Pulling my Bible across my lap earlier today at work, some verses grabbed my attention, and I read them again and again, smiling in the silence.

"...The Lord takes delight in his people..." (Psalm 149:4a)

"The Lord delights in those who fear him,
who put their hope in his unfailing love." (Psalm 147:11)

We have a Creator God who delight in us, who likes us, enjoys us, savors us. He's not just forced into loving us because he's God; he actually likes us too.

I picture the way I feel about my kids, crouching low to snuggle my five year old, kissing his soft cheek; or the way I lean in to my tall man-child's shoulder now as we hug, he bending down to hug his small mom, both a son and a protective man at the same time. And my daughter, her willowy frame is taller than me, and we laugh and hug as near equals in size, and I breathe in the scent of her hair. I delight in them, savoring them, no matter the mood of the day. 

Our Artist God delights in you. The one who breathes stars, calling them out by name, knows your name too and he is delighted with you. 

You, God, "you open your hand and satisfy the desires of every living thing" (Psalm 145:16).

You are "righteous in all your ways, and loving towards all you have made.
The Lord is near to all who call on him,
to all who call on him in truth.
He fulfills the desires of those who fear him;
he hears their cry and saves them" (Psalm 145:17-19.

"The Lord is gracious and compassionate,
slow to anger and rich in love. 
The Lord is good to all,
he has compassion on all he has made" (Psalm 145:8,9).

Behind me, the table is crowded with male shoulders, elbows, and testosterone as the games heat up. Conversations and jokes dash diagonally as they take their turns. Whatever the result, whatever smack talk happens this week, they'll be back to play games again another day.

And their enjoyment in each other pales in comparison to how their Creator God feels about them.

 And how he feels about you and me. Smiling with you, friend. He delights in you.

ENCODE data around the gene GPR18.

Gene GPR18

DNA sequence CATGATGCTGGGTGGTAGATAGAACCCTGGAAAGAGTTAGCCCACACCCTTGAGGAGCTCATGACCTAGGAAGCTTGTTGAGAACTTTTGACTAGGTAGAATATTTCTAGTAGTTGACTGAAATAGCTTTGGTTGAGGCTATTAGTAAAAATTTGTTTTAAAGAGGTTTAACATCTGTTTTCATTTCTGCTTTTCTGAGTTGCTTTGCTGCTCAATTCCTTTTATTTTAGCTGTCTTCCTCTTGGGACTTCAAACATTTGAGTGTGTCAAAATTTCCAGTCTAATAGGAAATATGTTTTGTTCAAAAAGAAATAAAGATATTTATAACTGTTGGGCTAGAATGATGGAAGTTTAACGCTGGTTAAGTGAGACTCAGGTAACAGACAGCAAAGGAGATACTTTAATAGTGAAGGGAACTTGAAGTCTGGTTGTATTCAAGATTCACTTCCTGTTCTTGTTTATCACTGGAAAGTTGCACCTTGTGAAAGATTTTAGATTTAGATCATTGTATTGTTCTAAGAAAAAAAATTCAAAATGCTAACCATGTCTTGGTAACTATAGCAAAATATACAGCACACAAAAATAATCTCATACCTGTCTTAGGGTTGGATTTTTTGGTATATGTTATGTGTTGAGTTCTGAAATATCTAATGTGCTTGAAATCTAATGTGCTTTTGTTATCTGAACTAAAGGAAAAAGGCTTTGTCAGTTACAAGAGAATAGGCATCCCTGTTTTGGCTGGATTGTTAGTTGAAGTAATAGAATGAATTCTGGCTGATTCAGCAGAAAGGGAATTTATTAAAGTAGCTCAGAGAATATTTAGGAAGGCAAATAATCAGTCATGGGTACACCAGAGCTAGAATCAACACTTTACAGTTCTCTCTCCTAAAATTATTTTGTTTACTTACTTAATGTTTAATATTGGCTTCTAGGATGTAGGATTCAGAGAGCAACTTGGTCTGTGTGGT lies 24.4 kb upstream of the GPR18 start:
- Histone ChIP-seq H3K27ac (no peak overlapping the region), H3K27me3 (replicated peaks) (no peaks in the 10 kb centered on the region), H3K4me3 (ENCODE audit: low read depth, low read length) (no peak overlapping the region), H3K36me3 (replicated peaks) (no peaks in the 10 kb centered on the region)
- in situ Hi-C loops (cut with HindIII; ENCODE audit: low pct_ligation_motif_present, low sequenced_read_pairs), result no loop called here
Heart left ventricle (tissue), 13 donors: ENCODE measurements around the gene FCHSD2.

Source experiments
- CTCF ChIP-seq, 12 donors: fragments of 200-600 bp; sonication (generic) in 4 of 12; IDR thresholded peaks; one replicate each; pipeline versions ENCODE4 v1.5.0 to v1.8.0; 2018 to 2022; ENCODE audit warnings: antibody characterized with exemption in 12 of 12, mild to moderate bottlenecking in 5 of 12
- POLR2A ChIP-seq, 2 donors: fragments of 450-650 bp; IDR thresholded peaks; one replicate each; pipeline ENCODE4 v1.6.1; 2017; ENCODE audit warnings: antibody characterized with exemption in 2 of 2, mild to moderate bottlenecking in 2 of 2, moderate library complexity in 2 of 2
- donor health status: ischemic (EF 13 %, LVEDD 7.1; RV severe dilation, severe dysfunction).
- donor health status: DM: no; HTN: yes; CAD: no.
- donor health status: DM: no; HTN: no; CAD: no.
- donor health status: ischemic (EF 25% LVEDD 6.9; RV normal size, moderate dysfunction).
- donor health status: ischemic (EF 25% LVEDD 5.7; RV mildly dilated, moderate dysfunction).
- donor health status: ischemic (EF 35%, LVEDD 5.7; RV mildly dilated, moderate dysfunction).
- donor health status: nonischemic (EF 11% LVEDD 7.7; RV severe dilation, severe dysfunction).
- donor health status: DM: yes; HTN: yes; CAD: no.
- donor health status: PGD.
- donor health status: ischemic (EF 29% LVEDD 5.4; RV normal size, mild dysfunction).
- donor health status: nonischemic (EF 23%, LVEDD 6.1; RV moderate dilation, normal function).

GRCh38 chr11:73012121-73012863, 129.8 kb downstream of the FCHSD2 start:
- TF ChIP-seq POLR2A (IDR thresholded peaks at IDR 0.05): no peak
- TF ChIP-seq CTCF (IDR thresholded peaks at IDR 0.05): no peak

What have you been reading this week? (Those in email can click here to join the conversation.) 

Photo Credit #1: Chess, by PJM. 

Photo credit #2: Poker, Camp McKibbin, 1893, by PJM. 

Thursday, December 12, 2013

Christmas Calls Out Our Courage

Naked trees etch the darkness. Cold air seeps in, chilling my bare feet and hands, despite the heat on.

Courage falls flat some nights, and I pray hard, reading and re-reading every word typed or scrawled, weighing the terms, the message, the need, and hoping it shows my heart and nothing else.

In a blinking online text box, I hesitate and then respond, choosing each word carefully, prayerfully deleting and re-typing until it feels right. Is it? I can only speak to what I've seen, learned, experienced. I type tremulously, confessing my own brokenness, gushing wild about God's pursuing patient love, his tender transformations in my heart and life, and then hang quiet in the wonder of him. After anguished reading and re-reading it, I click "Enter."
Photo credit: Anders Klint
Naked trees etched the darkness. Cold air seeped in, chilling their bare feet and hands, despite the fire crackling beside them.

Courage fell flat some nights for them too, I imagine. Wrapped up for a chilly overnight, the men guarding the sheep that night in biblical Bethlehem probably started their night like any other night. After a terrifying encounter with angel army choirs, though, everything changed. They changed.

Nobody else in the Christmas story sees angels or miracles that night. Mary and Joesph had angel conversations in the past, but that was eight or nine months ago. In the quiet sleeping town of Bethlehem tonight, only the shepherds see angels.

Everyone else... they don't hear angel choruses, they don't cower from bright lights bouncing off Middle Eastern hills; they don't see miracles that night. Everyone else just gets to hear the shepherds talk, see the shepherds' responses.